Mutable Instruments Modules

Recorded on May 29th, 2016

Like the rest of MoogFest, the Modular Marketplace was totally overwhelming, in the best way. A dozen, or dozens, of modular manufacturers crowded their display tables into the narrow, deep left half of the Power Plant at the American Tobacco Campus. I could have spent an entire day in there, just getting familiar with what each company had to contribute. I’ll know a lot more when we go next time, but this time, the demo units from Mutable Instruments were my favorite. First, they are drop-dead gorgeous. Here’s “Elements”, which almost made me walk out with it, except I had to pick between that and the Moog Mother-32, and I figured the Mother-32 was a better starter module:

photo of Mutable Instruments Elements module Elements, from the Mutable Instruments website

Second, they’re really weird, and not based on typical subtractive synthesis like I’m used to. Lots of physical modeling and resonating going on with them. I see the knobs and switches and I don’t automatically know what they do, which is exciting. Third, they sound so musical. For being software-based, they sure do manage to coax some organic, lifelike sound out of their electronics. Here’s what “Rings” sounds like:

Here’s “Clouds”:

That’s crazy!

I have many of their modules on my want-list.

Full Inspection of Modular Synthesizers

Recorded on May 29th, 2016

Note to self: If you buy a modular synthesizer (or just a module to add to an existing synthesizer), make sure to immediately test every single jack to make sure it feels right and it does what it’s supposed to. I only found out after returning from MoogFest that the VCO SAW output jack (one of the 32 I/O jacks) on the Mother-32 wasn’t as grabby as it should have been. The other 31 jacks were fine, but that troubled one didn’t have enough spring in it, so the plug would pull out really easily and would lose its connection if jostled by other patch cords.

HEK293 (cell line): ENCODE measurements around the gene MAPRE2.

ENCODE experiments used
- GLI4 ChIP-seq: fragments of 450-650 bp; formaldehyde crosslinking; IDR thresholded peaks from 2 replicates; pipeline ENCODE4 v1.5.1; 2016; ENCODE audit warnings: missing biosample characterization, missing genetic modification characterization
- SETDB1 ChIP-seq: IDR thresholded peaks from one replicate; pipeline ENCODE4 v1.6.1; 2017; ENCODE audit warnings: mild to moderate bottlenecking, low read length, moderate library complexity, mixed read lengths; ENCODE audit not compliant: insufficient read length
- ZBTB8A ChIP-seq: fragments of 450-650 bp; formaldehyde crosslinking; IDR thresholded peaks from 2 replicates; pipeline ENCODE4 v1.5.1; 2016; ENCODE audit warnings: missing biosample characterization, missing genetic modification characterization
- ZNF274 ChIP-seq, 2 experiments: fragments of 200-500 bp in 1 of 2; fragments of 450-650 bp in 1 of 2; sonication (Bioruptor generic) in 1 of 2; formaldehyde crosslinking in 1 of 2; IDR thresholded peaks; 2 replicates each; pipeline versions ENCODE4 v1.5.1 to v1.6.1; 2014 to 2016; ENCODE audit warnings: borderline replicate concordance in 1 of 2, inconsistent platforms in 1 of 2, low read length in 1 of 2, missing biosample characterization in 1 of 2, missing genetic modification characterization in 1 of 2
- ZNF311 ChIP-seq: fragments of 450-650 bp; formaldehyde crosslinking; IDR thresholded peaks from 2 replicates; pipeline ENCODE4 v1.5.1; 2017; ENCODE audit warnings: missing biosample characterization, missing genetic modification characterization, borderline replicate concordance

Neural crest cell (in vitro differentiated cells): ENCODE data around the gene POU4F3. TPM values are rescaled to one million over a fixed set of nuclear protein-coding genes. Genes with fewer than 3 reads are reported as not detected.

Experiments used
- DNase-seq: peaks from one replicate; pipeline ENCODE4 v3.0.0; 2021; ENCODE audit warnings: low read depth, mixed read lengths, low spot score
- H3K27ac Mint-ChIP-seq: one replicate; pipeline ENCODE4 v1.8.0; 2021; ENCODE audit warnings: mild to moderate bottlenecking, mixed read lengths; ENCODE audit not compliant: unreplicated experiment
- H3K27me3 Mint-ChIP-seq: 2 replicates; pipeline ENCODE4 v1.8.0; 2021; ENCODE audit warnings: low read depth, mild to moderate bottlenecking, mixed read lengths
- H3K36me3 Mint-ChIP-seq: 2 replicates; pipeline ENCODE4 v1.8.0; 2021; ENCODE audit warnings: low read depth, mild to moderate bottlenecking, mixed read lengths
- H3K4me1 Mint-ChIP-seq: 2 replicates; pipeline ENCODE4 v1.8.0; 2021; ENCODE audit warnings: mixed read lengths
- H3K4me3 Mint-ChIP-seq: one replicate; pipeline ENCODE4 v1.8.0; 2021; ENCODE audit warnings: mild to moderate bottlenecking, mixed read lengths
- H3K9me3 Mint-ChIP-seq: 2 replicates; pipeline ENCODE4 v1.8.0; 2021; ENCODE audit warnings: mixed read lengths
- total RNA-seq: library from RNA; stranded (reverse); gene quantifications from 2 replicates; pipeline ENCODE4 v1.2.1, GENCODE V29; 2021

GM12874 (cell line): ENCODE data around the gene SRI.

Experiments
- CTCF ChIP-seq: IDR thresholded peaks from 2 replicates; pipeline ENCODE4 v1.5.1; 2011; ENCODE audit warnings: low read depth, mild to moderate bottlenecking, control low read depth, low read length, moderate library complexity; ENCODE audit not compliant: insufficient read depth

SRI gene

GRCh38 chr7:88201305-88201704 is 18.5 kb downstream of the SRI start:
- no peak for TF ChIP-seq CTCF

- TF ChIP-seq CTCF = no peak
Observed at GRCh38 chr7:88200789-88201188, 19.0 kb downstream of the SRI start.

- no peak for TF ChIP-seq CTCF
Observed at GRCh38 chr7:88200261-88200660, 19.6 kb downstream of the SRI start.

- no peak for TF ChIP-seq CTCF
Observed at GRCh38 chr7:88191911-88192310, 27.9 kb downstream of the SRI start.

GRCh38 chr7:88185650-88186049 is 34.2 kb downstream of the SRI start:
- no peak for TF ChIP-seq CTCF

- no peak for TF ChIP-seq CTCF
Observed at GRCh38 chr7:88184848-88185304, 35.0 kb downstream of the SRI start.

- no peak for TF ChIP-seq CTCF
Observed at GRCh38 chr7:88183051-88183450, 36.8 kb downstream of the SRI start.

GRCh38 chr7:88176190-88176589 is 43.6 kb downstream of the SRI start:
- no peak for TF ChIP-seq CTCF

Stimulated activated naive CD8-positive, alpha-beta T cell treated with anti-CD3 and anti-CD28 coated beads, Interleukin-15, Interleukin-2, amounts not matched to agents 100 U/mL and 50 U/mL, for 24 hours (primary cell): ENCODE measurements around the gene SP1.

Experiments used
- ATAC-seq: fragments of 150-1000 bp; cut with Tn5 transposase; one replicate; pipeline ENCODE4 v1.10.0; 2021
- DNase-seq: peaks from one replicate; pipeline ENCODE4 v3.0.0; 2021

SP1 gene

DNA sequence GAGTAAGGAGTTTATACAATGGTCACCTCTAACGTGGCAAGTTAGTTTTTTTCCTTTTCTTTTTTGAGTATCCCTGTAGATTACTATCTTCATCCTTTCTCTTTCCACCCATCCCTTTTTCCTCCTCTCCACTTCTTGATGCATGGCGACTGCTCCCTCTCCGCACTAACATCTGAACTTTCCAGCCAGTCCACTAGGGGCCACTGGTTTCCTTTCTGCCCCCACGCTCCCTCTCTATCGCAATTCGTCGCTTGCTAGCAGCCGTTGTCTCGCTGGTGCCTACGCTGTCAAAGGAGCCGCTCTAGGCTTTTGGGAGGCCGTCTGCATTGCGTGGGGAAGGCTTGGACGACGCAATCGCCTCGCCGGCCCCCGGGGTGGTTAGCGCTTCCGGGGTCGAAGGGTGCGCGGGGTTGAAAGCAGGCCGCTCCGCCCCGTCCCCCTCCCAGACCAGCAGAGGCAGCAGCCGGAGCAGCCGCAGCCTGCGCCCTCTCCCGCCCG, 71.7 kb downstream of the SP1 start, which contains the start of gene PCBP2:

I emailed Moog and they were very cool about giving me the option of an RMA or returning it to the local Guitar Center. And Guitar Center was very cool about taking it back and re-ordering a new one on the spot. So now I’m temporarily without the Moog, but I’ll pick up a replacement one in a few days and will be back in the business of posting annoying clips from it to SoundCloud. It’s worth it in the long run to have a piece of equipment that will really last for years.

Examples from Robin Weis Showing How to Record and Analyze Data About Yourself

Recorded on May 27th, 2016

Thanks to the always great “Good Morning RVA” email newsletter from RVANews, I was late to work today. At the end of every morning issue, they include a “This morning’s longread” section. The one today was called “Crying”, written by Robin Weis, a software developer. It’s a funny, nerdy, long explanation of how she logged every time she cried for 589 days, along with the intensity of the cry and some notes about where she was, what time it started, how long it lasted, and what caused it. She generates a bunch of positively Edward Tufte-ian visual analyses of all that data, and it’s delightful to see what her conclusions are.

What I love about her site even more than that article is the home/about page, where she has a high-level view of the events in her life and roles/jobs she’s had over the past 10 years. It’s beautiful:

screenshot from homepage of Robin Weis

That graphic is designed in the structure I didn’t know I needed until I saw it. I’d like to follow its lead for a time map of major things I can remember that have happened to me so far. When you arrive at the 45-year mark, it can be hard to organize your memories, and you just drift from one year to the next. Something like that grid could help put things in some kind of order while I can still recall enough to write down what was what.

She has other cool examples of data-gathering and analytics, all of them brilliantly executed and designed. Check it out!